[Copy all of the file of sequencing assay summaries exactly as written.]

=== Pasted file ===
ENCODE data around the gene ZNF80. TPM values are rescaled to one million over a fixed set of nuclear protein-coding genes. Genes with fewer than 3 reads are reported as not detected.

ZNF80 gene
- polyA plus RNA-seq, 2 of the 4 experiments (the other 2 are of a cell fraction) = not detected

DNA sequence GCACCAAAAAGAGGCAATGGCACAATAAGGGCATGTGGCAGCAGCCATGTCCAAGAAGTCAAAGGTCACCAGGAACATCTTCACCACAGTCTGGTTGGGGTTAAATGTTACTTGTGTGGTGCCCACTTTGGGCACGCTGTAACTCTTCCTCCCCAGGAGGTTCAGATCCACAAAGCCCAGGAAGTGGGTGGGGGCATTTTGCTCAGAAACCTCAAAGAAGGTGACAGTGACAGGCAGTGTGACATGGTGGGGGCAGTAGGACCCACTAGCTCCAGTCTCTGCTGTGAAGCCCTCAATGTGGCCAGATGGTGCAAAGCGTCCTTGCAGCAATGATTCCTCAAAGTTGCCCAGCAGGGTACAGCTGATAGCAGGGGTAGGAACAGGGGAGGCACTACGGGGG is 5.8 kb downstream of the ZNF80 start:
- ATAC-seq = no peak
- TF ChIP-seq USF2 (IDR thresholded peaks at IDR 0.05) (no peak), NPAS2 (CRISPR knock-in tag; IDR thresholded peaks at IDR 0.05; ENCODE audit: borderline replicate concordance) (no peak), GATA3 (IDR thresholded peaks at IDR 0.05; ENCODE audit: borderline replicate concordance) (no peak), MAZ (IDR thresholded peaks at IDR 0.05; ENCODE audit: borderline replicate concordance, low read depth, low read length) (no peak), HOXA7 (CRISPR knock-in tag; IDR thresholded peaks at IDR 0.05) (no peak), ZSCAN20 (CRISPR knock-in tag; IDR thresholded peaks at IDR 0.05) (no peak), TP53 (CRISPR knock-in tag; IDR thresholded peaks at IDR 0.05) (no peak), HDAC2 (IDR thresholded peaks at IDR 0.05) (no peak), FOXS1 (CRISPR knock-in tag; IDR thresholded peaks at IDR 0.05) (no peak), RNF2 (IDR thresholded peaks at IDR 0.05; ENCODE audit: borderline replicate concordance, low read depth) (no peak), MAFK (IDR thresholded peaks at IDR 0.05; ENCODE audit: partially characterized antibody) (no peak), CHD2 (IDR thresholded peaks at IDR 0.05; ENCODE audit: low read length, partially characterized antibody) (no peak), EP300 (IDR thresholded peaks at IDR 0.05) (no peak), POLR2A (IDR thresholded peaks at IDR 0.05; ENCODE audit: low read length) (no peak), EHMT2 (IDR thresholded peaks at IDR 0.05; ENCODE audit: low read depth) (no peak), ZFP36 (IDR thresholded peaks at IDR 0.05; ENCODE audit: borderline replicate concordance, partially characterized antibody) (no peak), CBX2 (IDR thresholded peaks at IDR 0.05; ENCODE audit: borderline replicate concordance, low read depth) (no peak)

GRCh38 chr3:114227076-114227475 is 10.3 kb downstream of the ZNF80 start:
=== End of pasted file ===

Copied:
ENCODE data around the gene ZNF80. TPM values are rescaled to one million over a fixed set of nuclear protein-coding genes. Genes with fewer than 3 reads are reported as not detected.

ZNF80 gene
- polyA plus RNA-seq, 2 of the 4 experiments (the other 2 are of a cell fraction) = not detected

DNA sequence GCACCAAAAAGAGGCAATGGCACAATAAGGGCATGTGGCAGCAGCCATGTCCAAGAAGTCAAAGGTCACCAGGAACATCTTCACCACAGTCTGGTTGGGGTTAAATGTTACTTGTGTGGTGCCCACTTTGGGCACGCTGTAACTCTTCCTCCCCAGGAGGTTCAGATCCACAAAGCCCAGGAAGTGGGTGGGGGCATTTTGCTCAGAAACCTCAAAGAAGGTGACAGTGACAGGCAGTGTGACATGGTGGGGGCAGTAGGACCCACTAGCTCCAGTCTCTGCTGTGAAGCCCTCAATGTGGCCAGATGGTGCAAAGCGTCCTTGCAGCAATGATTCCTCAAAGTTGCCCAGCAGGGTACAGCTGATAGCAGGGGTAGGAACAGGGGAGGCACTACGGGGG is 5.8 kb downstream of the ZNF80 start:
- ATAC-seq = no peak
- TF ChIP-seq USF2 (IDR thresholded peaks at IDR 0.05) (no peak), NPAS2 (CRISPR knock-in tag; IDR thresholded peaks at IDR 0.05; ENCODE audit: borderline replicate concordance) (no peak), GATA3 (IDR thresholded peaks at IDR 0.05; ENCODE audit: borderline replicate concordance) (no peak), MAZ (IDR thresholded peaks at IDR 0.05; ENCODE audit: borderline replicate concordance, low read depth, low read length) (no peak), HOXA7 (CRISPR knock-in tag; IDR thresholded peaks at IDR 0.05) (no peak), ZSCAN20 (CRISPR knock-in tag; IDR thresholded peaks at IDR 0.05) (no peak), TP53 (CRISPR knock-in tag; IDR thresholded peaks at IDR 0.05) (no peak), HDAC2 (IDR thresholded peaks at IDR 0.05) (no peak), FOXS1 (CRISPR knock-in tag; IDR thresholded peaks at IDR 0.05) (no peak), RNF2 (IDR thresholded peaks at IDR 0.05; ENCODE audit: borderline replicate concordance, low read depth) (no peak), MAFK (IDR thresholded peaks at IDR 0.05; ENCODE audit: partially characterized antibody) (no peak), CHD2 (IDR thresholded peaks at IDR 0.05; ENCODE audit: low read length, partially characterized antibody) (no peak), EP300 (IDR thresholded peaks at IDR 0.05) (no peak), POLR2A (IDR thresholded peaks at IDR 0.05; ENCODE audit: low read length) (no peak), EHMT2 (IDR thresholded peaks at IDR 0.05; ENCODE audit: low read depth) (no peak), ZFP36 (IDR thresholded peaks at IDR 0.05; ENCODE audit: borderline replicate concordance, partially characterized antibody) (no peak), CBX2 (IDR thresholded peaks at IDR 0.05; ENCODE audit: borderline replicate concordance, low read depth) (no peak)

GRCh38 chr3:114227076-114227475 is 10.3 kb downstream of the ZNF80 start: